While the global logistics industry has not been a stranger to disruption this past year, the congestion at the Port of Yantian in China is starting to impact the market at an exceptionally high level. At the current pace, it’s going to be even more disruptive than the Suez Canal blockage this spring and the ongoing congestion at the Port of Long Beach/LA over the past year. This is due to the magnitude of the trade lanes and exports the port touches. Unlike the Suez Canal incident or other recent port issues, which have impacted a more limited number of regions and trade lanes, the Port of Yantian is a major export hub for multiple large markets like Europe, North America, Latin America and Oceania.
This disruption also came on top of an already brittle logistics system which is currently grappling with several unprecedented challenges, including equipment shortages and decreased schedule reliability, to name a few. Right now, the reliability that the vessel carrying your goods or expected to pick up your goods will show up on time is roughly 5%. At this time last year, it was around 80%+. And, as ocean carriers introduce more blank sailings or skip ports to start improving the reliability percentage, that means the freight that was skipped is now added to the backlog of containers that will flow into the next vessel.
It’s likely we won’t see a large shift in congestion until the demand levels out. And while this market does not lend itself to a silver-bullet solution, there are things shippers can do to keep their supply chain afloat:
1. Be open to hyper flexibility
While flexibility is important any time global logistics are involved, the phrase ‘now more than ever’ holds true here. Currently, delays at the Port of Yantian are ranging from 10-15 days, which is a large jump from the 2-7 day delays we experienced just few weeks back.
Switching between ports, modes, and trade lanes has been an active strategy to avoid these delays, but shippers can’t rely on only adjusting once or twice since other shippers are also making these shifts as they compete for limited space. A good example of how this plays out is in the case of congestion at the Port of Oakland. Over the last few months, as the delays at the LA port were mounting, carriers started diverting sailings to Oakland. The result? Oakland is now also severely congested and suffering from the same unpredictability.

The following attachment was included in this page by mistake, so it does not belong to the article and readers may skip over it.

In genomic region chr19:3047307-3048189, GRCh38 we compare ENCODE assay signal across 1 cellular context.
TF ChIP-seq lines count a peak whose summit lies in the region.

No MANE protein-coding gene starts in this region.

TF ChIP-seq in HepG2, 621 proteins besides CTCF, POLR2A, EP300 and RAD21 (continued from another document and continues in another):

Fact remains, ocean carriers are deploying the most capacity on the U.S. west coast (USWC) routing, and as complexities in the interior of the U.S. continue to be exacerbated (i.e. lack of chassis and rail congestions), carriers continue to limit options for containers moving inland. Shippers need to continue to be flexible in enabling containers terminating on the USWC and leveraging transloading and trucking inland options.
When considering flexibility across modes, keep in mind air may be the solution for a few shipments, but it’s not a feasible option to shift all your ocean freight to air. Instead, exploring a mix of modes, like LCL + air, may offer a more realistic opportunity for your company in a more cost-competitive way. Having the right partner with a global suite of service and technology offerings coupled with scale and a strong inland network, is going to make the difference for supply chains in the market.
2. Prepare for ultra-prioritization
Prepare to make tough decisions on what freight is most important to move. This can be especially difficult for companies importing seasonal items, like patio furniture or pools since their selling window is limited.
With today’s demand, most shippers would classify all their freight as a top priority but shipping it all at once may not be realistic. It’s important to sit down and have those conversations now so when the opportunity presents itself for portions of your freight to move, like in an LCL shipment, you’re ready to make the call.
3. Don’t dismiss historical data
I’ve been in the business 20 years and never seen anything like this in a global magnitude, impacting almost all core trades. However, a unique situation does not mean historical data no longer lends itself to helping us find solutions.
The market will improve, and things will get better. However, these issues tend to be cyclical as we look at the data. We need to build resiliency around supply chain and continue to have options to navigate. While some of these events are hard to predict and plan, there are things that you can do, such as diversifying distribution center locations, sourcing, etc.
Until the high demand subsides, the above points will be crucial moving forward. C.H. Robinson has always been focused on working alongside our customers to help them succeed – and that’s no less true during times of incomparable volatility. It’s important to keep an open line of communication and to be open to creative solutions.
Sri Laxmana is the vice president of global ocean product at C.H. Robinson. He is currently responsible for driving the global strategy, revenue and ocean freight volumes.
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